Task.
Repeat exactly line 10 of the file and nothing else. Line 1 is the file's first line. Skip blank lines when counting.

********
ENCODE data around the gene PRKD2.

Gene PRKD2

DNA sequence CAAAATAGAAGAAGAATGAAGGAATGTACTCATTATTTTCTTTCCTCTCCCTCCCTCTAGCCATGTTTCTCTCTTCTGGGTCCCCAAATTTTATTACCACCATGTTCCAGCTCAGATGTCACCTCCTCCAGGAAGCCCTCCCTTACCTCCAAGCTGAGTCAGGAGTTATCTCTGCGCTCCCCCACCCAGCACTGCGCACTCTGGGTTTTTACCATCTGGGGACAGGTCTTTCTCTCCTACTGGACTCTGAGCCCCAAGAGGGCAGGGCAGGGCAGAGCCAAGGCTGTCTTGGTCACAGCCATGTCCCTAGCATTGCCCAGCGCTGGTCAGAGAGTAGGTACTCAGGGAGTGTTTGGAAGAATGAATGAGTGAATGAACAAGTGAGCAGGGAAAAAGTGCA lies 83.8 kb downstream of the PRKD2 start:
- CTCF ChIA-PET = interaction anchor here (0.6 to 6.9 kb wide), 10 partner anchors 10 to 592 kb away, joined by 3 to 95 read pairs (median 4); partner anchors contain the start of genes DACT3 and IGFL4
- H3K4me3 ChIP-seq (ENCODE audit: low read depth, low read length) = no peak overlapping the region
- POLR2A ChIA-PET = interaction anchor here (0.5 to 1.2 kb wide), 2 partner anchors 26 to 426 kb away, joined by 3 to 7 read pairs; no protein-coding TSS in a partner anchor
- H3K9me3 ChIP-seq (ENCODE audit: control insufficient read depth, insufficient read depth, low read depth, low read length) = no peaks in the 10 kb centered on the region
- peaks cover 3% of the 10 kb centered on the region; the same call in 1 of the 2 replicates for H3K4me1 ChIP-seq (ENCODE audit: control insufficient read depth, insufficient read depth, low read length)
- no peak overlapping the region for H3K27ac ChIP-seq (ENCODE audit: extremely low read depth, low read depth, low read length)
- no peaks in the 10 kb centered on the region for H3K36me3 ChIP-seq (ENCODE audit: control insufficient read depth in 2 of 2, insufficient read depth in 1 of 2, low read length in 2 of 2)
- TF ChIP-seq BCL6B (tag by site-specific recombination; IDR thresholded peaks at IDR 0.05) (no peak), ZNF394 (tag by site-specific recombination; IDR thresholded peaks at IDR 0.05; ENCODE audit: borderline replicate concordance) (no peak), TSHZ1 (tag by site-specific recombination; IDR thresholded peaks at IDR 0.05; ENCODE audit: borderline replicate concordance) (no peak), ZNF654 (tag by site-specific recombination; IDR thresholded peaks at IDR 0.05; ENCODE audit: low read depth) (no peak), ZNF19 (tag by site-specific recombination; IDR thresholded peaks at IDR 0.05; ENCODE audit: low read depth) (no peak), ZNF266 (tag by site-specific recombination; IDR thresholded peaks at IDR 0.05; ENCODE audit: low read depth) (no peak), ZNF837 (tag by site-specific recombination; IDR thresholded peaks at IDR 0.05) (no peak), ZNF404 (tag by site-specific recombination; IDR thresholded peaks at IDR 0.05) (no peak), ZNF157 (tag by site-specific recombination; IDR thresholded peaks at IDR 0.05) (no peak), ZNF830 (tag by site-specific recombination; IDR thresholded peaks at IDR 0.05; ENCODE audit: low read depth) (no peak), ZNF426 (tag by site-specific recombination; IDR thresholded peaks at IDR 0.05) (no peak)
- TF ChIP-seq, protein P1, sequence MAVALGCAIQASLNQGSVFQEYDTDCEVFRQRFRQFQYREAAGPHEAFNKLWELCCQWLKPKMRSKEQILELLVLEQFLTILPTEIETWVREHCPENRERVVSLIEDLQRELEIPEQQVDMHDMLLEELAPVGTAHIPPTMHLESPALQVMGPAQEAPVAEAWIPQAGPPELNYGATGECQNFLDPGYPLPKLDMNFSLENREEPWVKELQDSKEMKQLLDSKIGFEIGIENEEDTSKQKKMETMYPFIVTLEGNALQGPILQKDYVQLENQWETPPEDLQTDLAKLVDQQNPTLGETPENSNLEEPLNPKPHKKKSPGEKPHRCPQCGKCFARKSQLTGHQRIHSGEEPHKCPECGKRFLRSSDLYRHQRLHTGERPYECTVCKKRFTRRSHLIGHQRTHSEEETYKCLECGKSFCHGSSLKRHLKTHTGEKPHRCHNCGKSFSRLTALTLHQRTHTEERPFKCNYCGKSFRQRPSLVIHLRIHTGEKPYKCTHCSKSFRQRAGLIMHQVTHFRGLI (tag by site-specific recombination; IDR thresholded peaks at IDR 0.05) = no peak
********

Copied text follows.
- no peaks in the 10 kb centered on the region for H3K36me3 ChIP-seq (ENCODE audit: control insufficient read depth in 2 of 2, insufficient read depth in 1 of 2, low read length in 2 of 2)